Next day, Meade was ordered to proceed with a reinforcement of 500 cavalry, including two squadrons of Meade’s Horse, and catch up with the cavalry, under Napier, which Rose had sent in hot pursuit of the rebels. Despite the superior size of the rebel force, 10,000 with 25 guns, Napier attacked at Jowra-Alipur before Meade arrived and effected a perfect rout of the enemy. This duty prevented Meade from attending the banquet which the Maharajah insisted on giving in gratitude for being restored to his throne. His gratitude was pronounced and lasting. When Lord Northbrook visited Bombay in 1872, a far grander banquet was given, at which the Maharajah in returning thanks after his health had been proposed said there were three things for which he was grateful to the British Government. The first was that the British had re-established the throne after the Gwalior Campaign in 1844; the second was that his state had been saved by British forces during the Mutiny; and the third was that ‘Meade Sahib’ had saved his palace.

In 1859, Meade was appointed to the command of a field detachment and joined the hunt for Tantia Topi. For nine months the rebel leader evaded his pursuers and eventually crossed into Nagpur with Rao Sahib. A dispute between Man Singh and his overlord, the Maharajah Scindia, brought the former into conflict with the British, and in March 1858, Man Singh surrendered to Meade, who then set about persuading him to betray his ally Tantia Topi and thereby gain the support of the Government in his efforts to reclaim lands confiscated by Scindia. By early April, Meade was hot on the heels of Tantia Topi, and finally gained Man Singh’s co-operation. Meade later wrote: ‘I had the utmost difficulty in bringing him to the point of consenting to betray him and enable us to catch him; at length, on the afternoon of the 7th April, he agreed to put him in my hands. Much caution was necessary as Tantia Topi had spies in my camp, and I could not therefore send an officer or European troops upon this duty; I selected therefore a party of the 9th Bombay N.I. under an intelligent native officer, and despatched them into the jungle that evening, and, under Man Singh’s direction, they captured Tantia Topi and brought him a prisoner into my camp by sunrise the following morning.’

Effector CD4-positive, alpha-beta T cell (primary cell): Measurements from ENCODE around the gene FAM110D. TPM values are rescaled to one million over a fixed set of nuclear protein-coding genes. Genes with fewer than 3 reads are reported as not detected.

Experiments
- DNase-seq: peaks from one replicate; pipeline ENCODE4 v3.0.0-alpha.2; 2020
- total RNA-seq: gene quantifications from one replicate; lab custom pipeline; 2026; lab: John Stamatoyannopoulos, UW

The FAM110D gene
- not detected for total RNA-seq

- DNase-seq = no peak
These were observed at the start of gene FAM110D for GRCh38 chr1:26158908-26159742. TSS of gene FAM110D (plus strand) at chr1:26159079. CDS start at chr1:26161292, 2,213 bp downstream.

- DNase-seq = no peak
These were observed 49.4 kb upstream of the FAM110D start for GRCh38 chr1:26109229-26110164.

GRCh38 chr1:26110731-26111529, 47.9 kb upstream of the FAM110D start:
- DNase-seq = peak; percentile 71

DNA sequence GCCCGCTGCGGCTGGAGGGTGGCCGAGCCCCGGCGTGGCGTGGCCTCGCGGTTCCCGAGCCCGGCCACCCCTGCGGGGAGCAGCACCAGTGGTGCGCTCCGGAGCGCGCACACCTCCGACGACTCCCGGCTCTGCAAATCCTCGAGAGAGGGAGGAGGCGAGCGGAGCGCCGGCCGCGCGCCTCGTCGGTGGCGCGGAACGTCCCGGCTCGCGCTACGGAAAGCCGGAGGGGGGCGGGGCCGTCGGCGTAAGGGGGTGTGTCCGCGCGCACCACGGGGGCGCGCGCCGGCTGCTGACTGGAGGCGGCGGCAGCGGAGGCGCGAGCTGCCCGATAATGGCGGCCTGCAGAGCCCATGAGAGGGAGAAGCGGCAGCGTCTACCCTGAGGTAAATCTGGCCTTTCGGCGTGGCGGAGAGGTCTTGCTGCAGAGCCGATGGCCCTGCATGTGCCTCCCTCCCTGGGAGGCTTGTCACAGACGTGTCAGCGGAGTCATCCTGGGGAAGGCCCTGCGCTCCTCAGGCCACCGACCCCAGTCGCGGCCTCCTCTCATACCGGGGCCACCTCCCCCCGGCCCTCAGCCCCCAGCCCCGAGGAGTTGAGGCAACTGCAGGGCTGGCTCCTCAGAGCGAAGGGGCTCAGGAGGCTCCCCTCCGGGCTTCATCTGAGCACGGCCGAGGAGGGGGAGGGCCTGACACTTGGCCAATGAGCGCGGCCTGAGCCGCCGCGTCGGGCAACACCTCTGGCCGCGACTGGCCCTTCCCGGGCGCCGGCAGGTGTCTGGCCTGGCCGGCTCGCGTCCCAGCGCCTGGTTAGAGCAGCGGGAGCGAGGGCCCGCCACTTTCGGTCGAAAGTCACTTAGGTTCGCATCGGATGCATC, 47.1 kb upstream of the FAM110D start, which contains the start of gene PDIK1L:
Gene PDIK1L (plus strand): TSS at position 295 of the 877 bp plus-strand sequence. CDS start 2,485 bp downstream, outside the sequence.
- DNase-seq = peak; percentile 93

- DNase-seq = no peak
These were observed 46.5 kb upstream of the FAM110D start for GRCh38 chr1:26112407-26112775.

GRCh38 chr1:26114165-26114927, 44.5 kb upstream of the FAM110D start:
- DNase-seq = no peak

Under the pretence of wishing to consult him about the advisibility of joining forces with Firuz Shah, whom Colin Campbell had recently driven out of Rohilkhund, Tantia Topi granted Man Singh an interview. After a long talk Tantia Topi lay down to sleep and at that moment Man Singh gave the signal for the soldiers to pounce, and thus the most resourceful of all the rebel commanders fell into British hands. Meade convened a Court-Martial at Sipri, under the presidency of Colonel Arthur Scudamore (qv), by which Tantia Topi was tried and sentenced to death. Tantia Topi made a long and voluntary statement, in which he maintained that he had committed no murders and that as a Mahratta he had merely carried out the wishes of his master, Nana Sahib, the Peshwa of Bithur. At the execution on 18 April 1859, before a large number of spectators, Meade read out the charge and the sentence that he be hanged by the neck until he was dead.

For services in the Mutiny, Meade was mentioned in despatches by Sir Hugh Rose, received the thanks of the Commander-in-Chief, Lord Clyde, and received a Brevet Majority for his services at Gwalior. He commanded Meade’s Horse until 1860, when he entered civil employ as Political Agent at Gwalior, but without losing his military rank and position. Meade’s Horse was subsequently amalgamated with Mayne’s and Beatson’s Horse to become the famous Central India Horse. In 1861, he became the Governor-General’s Agent in Central India. In 1862 his name was transferred to the rolls of the 10th Bengal N.I., and two years later he was posted Lieutenant-Colonel in the Bengal Staff Corps. In 1866 he was made a Companion of the Star of India and four years later was advanced to the rank of Knight Commander in the Order. In 1870 he was appointed Commissioner of Mysore and Coorg. Promoted Major-General in 1881 he retired as Resident Governor of Hyderabad and withdrew to Europe, residing at first on the Continent before moving to 65 Queen’s Gate, Kensington. Major-General Sir Richard Meade died at Hyeres, South of France, on 21 March 1894.

Refs: IOL L/MIL/9/187; General Sir Richard Meade and the Feudatory States of Central & Southern India (Thornton); The Great Mutiny (Hibbert); The Rebellious Rani (Smyth); The Revolt in Hindustan 1857-1859 (Wood); The Times.